I'll feed the cat and do a little "hydration" with some ice cubes. Then cook.
 

Janne

Guest
Feb 10, 2016
12,368
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Grand Cayman, Norway, Sweden
"Each sachet contains 3.56 g of dextrose monohydrate, 0.53 g of disodium citrate, 0.47 g of sodium chloride, and 0.30 g of potassium chloride. A litre of solution made with 5 sachets contains 60 mmol of sodium, 20 mmol of potassium, 60 mmol of chloride, 10 mmol of bicarbonate, and 90 mmol of dextrose (anhydrous). Nonmedicinal ingredients: aspartame (as sweetening agent), grapefruit flavour, pineapple flavour, and silicon dioxide."
So 3.56 g dextrose (simple sugar) - gives quick energy
0.53 g of disodium citrate - calms bladder
0.47 g table salt
0.3 g low sodium table salt..

Get ‘real’ sea salt. Contains a nice mix of different salts, mainly Sodium but also Potassium.


Should be a cheap product, not much more than the cost of sugar or salt.
 
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Robson Valley

Full Member
Nov 24, 2014
8,658
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McBride, BC
Don't miss the point about the potassium content.

Sea salt from anywhere on earth is of indeterminate quality.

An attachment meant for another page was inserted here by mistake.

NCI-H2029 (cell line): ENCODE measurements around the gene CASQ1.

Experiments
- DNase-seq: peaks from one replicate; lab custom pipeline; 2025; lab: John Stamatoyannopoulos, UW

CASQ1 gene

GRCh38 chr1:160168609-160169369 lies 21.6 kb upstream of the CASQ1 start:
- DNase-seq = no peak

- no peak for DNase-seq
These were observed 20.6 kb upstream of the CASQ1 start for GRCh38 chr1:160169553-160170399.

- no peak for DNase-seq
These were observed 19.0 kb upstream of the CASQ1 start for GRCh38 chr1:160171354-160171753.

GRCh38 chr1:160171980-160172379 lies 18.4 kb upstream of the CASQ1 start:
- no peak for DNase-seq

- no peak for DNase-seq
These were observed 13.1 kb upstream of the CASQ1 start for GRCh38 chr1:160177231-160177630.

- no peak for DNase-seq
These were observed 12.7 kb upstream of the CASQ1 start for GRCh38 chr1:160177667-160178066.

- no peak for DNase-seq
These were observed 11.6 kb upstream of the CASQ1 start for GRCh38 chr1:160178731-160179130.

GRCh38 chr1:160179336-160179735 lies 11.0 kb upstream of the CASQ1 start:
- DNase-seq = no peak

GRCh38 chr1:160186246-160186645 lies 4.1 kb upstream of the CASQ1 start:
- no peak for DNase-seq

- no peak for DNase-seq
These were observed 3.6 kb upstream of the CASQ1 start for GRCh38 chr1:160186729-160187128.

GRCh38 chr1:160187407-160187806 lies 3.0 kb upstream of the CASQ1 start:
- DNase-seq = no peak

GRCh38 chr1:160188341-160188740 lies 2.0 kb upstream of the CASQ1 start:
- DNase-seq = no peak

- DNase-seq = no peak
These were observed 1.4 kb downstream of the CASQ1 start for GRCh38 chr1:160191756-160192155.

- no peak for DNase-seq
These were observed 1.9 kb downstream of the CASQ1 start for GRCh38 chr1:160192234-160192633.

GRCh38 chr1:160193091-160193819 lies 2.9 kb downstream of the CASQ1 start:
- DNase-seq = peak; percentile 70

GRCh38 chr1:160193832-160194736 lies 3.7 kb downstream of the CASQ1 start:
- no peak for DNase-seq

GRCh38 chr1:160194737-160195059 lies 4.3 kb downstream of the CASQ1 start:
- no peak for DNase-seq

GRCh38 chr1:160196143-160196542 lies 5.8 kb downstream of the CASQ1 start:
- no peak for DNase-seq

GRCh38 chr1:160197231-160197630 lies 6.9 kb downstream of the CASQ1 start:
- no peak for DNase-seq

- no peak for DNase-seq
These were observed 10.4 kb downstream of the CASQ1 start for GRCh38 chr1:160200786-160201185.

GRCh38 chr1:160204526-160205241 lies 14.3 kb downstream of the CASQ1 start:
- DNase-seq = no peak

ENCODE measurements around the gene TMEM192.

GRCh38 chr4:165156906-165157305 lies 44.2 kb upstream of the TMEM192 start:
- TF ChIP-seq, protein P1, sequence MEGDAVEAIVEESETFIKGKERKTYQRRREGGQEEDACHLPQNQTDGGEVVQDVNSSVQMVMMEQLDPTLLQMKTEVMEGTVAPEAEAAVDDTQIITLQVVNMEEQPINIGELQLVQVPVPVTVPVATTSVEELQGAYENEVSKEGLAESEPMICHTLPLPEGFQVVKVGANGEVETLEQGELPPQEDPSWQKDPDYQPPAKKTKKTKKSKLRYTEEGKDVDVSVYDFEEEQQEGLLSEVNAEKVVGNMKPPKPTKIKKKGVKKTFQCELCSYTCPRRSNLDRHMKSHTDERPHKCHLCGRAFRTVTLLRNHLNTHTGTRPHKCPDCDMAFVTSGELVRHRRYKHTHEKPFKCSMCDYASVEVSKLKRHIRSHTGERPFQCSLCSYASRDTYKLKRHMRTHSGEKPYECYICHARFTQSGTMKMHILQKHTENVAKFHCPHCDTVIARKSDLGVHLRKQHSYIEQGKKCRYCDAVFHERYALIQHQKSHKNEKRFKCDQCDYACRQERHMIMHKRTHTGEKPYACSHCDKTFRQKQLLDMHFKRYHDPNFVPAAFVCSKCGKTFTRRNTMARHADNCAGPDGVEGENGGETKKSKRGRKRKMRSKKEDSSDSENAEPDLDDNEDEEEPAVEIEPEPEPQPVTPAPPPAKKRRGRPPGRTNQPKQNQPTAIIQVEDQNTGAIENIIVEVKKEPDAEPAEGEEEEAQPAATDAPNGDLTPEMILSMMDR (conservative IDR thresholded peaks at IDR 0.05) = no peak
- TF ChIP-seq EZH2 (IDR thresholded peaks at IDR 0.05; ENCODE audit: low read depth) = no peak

There is never a requirement to list the analyzed composition.
I collect them. There are 10 which fill a big dish on my table.

Have you read Kurlanski: A World History of Salt? Quite entertaining.
 

Billy-o

Native
Apr 19, 2018
1,350
544
Canada
There was a wave of popularity for novels with those broad historical subjects. There was one about tulips, one about the race for the chronometer, loads, a great one about cod. Salt is the next one on my list. Thanks.

Anyway: this Salt Free salt ... salient details are that 1/4 tsp (1.3grams) of it supplies 20% of Potassium RDA. There is no indication of how much Magnesium Carbonate there is, or the Potassium Iodide (the Iodide being the bit I was interested in).

So, to this add a pinch of NaCl for the sodium; though I read that sodium citrate may work better (for the olympic wrestlers in the study, in any case)

Then a bit of magnesium citrate powder, some kind of carb like glucose or dextrose and we are good to go

I reckon drinking it will work just fine, maybe add some lemon juice, though I am sure it will be quite sour enough :lol: Mixing it in with trail mix might be a better idea
 
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Robson Valley

Full Member
Nov 24, 2014
8,658
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McBride, BC
The salt uptakes are Active Transport.
You are pulling from low concentrations to higher concentrations and it takes energy to do that.
The sugar provides the energy for the transport. Can't fake it with Aspartame.
 
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Robson Valley

Full Member
Nov 24, 2014
8,658
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McBride, BC
Here's the proper way to eat a banana:

Lay the bananas on the bench and slice in long halves with the curve.
In the kitchen on the stove, mix a big knob of butter to melt with 2 knobs of brown sugar and 1/2 C dark rum.